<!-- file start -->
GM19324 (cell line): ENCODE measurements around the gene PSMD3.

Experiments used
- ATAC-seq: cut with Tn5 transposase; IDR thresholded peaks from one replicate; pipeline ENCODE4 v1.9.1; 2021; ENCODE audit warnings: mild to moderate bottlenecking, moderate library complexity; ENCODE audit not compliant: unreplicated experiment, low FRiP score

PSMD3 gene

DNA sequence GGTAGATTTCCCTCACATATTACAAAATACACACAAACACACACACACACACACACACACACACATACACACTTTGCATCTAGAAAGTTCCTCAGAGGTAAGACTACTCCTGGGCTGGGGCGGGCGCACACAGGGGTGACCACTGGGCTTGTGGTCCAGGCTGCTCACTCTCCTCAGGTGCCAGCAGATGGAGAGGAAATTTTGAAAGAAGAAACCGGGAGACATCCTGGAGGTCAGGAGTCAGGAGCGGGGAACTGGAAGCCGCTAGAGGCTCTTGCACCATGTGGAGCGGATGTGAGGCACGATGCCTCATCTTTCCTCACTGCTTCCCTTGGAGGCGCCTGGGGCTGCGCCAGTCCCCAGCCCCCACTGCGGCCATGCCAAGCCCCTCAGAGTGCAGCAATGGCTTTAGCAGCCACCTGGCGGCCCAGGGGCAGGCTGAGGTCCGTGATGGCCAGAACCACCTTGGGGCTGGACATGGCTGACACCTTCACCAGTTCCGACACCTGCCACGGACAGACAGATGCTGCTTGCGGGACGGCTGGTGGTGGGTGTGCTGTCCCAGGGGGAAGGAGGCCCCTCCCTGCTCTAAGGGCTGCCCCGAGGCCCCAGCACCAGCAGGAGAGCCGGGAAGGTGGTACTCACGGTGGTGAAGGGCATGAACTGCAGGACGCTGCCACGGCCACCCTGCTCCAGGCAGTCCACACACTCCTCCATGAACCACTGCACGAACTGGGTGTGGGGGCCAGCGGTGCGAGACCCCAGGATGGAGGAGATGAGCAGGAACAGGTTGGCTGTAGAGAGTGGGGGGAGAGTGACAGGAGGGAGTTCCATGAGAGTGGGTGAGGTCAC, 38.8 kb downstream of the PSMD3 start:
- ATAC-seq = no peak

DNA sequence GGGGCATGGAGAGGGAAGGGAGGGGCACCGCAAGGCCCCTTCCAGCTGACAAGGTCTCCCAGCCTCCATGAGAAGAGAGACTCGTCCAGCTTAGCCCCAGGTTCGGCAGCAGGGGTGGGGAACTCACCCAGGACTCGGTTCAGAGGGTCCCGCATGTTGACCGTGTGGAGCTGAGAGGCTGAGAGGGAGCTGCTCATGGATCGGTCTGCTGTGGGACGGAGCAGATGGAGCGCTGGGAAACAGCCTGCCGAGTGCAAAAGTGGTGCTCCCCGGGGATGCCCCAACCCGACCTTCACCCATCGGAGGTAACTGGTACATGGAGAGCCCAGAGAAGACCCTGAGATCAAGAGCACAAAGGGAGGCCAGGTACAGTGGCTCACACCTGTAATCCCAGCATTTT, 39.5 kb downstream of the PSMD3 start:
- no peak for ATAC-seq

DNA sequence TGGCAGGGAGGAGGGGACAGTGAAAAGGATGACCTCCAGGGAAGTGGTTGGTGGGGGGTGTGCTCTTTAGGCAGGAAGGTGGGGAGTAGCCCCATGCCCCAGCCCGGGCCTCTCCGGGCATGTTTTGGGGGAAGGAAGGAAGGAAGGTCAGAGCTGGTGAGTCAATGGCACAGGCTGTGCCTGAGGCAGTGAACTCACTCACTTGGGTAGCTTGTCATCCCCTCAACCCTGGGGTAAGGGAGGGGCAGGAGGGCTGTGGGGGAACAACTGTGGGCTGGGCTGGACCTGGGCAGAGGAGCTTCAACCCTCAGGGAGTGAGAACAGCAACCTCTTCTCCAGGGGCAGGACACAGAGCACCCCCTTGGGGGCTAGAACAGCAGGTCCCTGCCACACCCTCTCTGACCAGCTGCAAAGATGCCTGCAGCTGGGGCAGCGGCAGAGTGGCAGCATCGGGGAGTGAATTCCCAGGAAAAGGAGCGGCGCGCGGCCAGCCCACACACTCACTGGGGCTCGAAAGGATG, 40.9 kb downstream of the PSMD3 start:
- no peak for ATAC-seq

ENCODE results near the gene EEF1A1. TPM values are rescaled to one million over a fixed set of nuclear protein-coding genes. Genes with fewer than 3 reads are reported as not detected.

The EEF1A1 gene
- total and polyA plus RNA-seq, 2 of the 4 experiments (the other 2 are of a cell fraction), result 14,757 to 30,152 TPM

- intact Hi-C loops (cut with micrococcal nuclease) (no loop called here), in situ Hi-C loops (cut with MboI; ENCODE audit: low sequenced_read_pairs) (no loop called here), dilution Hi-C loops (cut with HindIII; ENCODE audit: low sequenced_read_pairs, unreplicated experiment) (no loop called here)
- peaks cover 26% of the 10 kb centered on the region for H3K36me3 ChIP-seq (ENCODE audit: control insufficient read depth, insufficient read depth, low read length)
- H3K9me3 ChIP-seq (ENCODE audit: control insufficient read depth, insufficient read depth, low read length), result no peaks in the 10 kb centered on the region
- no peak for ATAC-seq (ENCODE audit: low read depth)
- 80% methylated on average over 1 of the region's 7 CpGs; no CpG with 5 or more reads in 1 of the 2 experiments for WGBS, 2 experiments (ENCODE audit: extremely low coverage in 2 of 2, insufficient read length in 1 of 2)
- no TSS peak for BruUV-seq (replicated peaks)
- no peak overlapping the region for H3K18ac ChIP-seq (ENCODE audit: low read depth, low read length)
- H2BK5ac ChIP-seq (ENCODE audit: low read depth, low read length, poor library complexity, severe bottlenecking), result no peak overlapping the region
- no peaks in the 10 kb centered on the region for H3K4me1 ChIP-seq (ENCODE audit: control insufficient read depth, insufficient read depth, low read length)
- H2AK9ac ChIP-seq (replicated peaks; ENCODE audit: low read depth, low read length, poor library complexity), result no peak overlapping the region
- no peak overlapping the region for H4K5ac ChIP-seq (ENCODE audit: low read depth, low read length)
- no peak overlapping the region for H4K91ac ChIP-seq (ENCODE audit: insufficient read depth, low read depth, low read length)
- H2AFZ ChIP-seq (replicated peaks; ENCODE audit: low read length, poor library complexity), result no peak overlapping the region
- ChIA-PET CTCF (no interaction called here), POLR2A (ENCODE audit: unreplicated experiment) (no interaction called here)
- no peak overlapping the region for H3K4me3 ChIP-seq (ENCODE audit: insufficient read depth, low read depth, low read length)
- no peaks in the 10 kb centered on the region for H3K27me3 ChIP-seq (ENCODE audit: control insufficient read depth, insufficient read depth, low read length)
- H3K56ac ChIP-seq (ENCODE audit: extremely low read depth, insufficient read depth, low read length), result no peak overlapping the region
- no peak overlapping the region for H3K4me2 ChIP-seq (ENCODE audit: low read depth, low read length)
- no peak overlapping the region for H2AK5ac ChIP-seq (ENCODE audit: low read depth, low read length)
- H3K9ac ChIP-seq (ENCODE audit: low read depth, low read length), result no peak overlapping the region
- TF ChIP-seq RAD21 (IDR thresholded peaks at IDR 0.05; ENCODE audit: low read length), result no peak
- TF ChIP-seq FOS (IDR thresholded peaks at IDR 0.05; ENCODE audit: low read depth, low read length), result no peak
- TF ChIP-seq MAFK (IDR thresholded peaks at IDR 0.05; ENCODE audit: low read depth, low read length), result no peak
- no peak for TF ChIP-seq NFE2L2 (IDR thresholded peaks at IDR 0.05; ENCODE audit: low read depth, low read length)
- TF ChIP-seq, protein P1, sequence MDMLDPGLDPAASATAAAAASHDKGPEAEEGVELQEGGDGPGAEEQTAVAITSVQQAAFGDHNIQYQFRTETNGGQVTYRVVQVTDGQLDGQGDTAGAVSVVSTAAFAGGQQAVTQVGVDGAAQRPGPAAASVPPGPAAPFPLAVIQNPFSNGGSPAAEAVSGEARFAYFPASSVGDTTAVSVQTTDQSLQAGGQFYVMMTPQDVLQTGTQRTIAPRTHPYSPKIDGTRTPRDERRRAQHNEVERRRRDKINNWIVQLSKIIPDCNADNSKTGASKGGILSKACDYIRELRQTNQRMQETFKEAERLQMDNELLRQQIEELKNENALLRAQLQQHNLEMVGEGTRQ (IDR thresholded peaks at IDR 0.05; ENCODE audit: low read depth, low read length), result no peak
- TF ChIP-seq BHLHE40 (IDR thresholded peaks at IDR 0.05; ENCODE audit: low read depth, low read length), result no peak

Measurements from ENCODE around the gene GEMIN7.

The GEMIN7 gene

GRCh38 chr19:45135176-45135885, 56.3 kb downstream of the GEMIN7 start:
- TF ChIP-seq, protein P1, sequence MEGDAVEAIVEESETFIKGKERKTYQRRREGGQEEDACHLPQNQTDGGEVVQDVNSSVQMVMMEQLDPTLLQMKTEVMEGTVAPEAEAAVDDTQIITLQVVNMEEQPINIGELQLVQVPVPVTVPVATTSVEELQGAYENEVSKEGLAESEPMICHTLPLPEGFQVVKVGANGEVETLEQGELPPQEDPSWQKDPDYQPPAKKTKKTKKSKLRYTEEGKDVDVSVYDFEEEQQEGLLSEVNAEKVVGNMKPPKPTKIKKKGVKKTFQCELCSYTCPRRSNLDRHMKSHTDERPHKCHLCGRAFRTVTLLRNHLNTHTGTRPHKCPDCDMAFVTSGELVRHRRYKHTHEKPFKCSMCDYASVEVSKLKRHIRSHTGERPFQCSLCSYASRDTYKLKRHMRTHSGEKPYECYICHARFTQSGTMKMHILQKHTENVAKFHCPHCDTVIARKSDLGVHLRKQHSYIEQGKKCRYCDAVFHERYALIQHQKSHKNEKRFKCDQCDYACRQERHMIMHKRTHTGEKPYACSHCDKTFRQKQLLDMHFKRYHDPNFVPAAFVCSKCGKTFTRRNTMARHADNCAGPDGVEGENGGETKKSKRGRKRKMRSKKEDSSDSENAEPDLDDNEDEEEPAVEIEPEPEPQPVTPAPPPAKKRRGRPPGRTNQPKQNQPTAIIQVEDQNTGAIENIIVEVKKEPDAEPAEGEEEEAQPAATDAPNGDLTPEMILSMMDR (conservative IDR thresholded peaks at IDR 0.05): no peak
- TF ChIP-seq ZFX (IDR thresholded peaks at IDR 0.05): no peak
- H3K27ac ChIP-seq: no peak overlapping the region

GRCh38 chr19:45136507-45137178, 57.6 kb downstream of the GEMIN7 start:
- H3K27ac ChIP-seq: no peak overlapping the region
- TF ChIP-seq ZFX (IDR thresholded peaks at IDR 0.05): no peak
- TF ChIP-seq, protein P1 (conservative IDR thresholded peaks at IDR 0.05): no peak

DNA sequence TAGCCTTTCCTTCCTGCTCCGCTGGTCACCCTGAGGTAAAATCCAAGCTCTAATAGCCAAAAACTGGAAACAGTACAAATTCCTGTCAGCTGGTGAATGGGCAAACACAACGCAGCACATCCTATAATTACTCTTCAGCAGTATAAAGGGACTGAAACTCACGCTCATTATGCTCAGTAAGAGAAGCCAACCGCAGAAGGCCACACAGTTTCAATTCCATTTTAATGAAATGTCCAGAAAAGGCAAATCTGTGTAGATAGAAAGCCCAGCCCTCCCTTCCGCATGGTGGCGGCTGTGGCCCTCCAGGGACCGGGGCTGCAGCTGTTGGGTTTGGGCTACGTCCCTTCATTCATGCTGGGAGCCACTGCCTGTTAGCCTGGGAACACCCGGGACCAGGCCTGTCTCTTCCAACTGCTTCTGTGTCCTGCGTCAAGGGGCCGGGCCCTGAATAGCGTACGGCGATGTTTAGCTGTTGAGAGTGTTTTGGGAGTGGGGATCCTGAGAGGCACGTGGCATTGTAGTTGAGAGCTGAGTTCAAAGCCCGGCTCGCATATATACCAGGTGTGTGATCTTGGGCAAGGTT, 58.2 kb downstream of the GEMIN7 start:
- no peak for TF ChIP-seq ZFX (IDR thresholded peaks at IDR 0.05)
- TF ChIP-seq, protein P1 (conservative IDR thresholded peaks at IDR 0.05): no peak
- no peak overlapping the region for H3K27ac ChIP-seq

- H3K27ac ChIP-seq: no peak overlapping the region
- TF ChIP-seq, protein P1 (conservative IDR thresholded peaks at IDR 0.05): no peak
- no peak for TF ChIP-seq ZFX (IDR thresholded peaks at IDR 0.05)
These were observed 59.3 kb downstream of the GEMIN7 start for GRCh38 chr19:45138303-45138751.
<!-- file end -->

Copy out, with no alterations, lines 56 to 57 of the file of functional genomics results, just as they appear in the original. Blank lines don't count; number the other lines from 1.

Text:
- no peak for TF ChIP-seq ZFX (IDR thresholded peaks at IDR 0.05)
These were observed 59.3 kb downstream of the GEMIN7 start for GRCh38 chr19:45138303-45138751.